“We had no choice but to wait until he came home on permission,” Nancie explains. “The first time that happened was in July 2005. My doctors had prepared my body for the procedure, and everything was ready. But at the last minute, they couldn’t proceed with the transplant. My liver enzymes were too high. I felt so miserable going home that day, knowing my donor was on his way back to Iraq!”
At Last, New Bone Marrow
Nancie was finally able to have her transplant on the next occasion that her donor was back in the US, in October 2005. During the first part of the procedure, called myeloablative therapy, Nancie received three chemotherapy drugs over nine days to destroy her immune cells, which otherwise could react against her donor’s stem cells and reject them. After one day of rest, she received the stem cells that had been harvested from her donor’s blood and that would build her new bone marrow.
Nancie had to stay in the hospital eight weeks after the transplant while her immune system developed. “That wasn’t nearly as bad as I had thought,” Nancie says. “All the physicians on my treatment team were taking such good care of me, and the nurses were just wonderful. Someone was always there to check on me or sit by my bed if I were having a bad night. When it was time for me to move home, I was even reluctant to leave my nurses, in whose care I had felt so safe and at ease.”
There were several setbacks during the long recovery process that followed. “The side effects of the chemotherapy were grueling,” Nancie recalls. “I developed mouth sores that were very painful. I had high fevers. I vomited constantly.”
Nancie has now made a full recovery and is busy running The Waterwheel Café, a popular restaurant and live music venue she launched twenty years ago. With Darren’s help and a dedicated staff, she managed to maintain the establishment throughout the long course of her illness. She is also the mother of three — her daughter Sophia, now six years old, and her stepchildren, Dustin and Morgane, who were 9 and 14 years old when Nancie had her transplant. Looking back, she recalls that a strong determination to sustain her life and her family was what most helped her pull through the difficult years of disease and treatment.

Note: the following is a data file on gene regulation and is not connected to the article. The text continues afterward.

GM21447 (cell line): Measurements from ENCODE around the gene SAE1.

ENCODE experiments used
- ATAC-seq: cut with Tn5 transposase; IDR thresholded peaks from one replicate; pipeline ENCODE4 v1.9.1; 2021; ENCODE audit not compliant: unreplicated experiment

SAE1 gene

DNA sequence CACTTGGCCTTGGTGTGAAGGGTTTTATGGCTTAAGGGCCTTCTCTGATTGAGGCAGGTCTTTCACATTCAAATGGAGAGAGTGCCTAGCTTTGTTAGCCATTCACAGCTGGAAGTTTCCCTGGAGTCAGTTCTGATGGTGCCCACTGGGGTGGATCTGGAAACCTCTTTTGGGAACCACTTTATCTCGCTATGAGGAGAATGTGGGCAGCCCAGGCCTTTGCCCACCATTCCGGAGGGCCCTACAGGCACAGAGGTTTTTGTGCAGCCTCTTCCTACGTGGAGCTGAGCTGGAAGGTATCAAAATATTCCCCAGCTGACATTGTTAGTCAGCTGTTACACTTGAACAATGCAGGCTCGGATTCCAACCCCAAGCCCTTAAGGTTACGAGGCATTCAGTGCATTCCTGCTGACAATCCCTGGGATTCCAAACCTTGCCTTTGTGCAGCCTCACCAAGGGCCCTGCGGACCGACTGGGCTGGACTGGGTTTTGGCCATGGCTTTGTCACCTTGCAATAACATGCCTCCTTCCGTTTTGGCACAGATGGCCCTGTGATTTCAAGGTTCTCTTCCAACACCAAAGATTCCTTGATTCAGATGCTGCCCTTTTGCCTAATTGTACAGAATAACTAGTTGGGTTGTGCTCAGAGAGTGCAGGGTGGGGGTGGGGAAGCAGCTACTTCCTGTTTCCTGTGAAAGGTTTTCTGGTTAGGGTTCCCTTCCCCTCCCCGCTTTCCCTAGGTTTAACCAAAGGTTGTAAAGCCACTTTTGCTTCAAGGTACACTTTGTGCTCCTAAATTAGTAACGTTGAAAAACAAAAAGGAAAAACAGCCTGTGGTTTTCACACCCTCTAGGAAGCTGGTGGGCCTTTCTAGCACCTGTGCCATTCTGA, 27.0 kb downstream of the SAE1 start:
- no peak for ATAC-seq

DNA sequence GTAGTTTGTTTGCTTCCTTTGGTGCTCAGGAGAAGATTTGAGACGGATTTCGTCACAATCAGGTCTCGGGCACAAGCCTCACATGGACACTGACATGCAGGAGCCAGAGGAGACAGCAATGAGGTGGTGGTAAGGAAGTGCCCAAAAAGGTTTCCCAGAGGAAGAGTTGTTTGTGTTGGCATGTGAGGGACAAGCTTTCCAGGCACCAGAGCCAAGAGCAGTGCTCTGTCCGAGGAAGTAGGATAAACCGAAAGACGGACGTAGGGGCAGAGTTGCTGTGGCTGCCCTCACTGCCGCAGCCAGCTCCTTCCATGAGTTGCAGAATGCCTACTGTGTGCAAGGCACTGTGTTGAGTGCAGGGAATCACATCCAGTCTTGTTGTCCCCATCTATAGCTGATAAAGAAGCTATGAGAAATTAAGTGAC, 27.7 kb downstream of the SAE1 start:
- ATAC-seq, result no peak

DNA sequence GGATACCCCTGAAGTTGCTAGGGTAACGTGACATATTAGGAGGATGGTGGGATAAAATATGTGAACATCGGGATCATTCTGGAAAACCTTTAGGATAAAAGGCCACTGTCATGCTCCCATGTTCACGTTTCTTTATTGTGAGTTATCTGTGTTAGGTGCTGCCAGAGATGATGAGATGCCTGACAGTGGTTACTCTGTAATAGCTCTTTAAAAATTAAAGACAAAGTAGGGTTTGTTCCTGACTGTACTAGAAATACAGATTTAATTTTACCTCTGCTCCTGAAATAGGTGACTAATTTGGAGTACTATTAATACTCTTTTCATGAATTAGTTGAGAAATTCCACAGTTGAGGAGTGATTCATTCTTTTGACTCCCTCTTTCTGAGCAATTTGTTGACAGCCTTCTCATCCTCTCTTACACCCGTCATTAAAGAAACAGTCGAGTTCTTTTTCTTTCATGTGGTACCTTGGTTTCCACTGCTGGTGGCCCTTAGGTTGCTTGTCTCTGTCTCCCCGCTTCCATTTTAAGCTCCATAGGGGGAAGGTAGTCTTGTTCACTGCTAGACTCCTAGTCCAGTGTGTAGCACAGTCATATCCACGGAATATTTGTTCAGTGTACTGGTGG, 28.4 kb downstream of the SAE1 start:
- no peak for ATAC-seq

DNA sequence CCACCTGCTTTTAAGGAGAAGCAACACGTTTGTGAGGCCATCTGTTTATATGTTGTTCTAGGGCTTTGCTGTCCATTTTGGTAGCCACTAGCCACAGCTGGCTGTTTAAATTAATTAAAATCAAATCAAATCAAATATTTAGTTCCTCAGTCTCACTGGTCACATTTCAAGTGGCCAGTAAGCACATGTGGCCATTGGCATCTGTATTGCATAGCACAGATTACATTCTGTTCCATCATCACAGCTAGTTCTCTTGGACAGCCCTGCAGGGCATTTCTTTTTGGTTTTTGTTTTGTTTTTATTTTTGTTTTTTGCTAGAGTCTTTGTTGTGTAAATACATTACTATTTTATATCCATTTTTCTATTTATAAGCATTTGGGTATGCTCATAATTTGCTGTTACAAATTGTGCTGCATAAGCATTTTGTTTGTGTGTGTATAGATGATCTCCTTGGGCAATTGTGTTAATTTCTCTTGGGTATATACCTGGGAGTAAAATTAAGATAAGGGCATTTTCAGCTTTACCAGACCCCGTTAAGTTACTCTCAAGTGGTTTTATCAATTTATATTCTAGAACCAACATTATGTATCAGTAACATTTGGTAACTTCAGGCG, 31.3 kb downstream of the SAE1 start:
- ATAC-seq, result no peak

“After Sophia was born, I was determined to be there for her first day of school,” she says. “It became my mantra, something I would repeat to myself in my worst moments of despair.”
Nancie has developed a long distance friendship with her donor, Joshua, who lives with his family in Las Vegas, Nevada. “I was so eager to find out who he was and to thank him,” she says. A year after her transplant, Memorial Sloan Kettering’s Bone Marrow Transplant Service helped her to obtain the consent necessary for her to contact Joshua. (After a patient has a transplant from a donor identified through a national registry, both the patient and the donor may choose to remain anonymous or may choose to meet each other by mutual consent.)
“When I received the call from Memorial’s BMT service office with Joshua’s information I remember how just hearing his name brought me to tears. The first time I phoned him was such an emotional moment,” she recalls. “I had so many questions about his experience, and we talked for many hours. He taught me how to use Facebook so that we could exchange photos of ourselves and our families.”
“Joshua and Dr. Young are my biggest heroes,” adds Nancie. “Each in their own way, they gave me back my life.”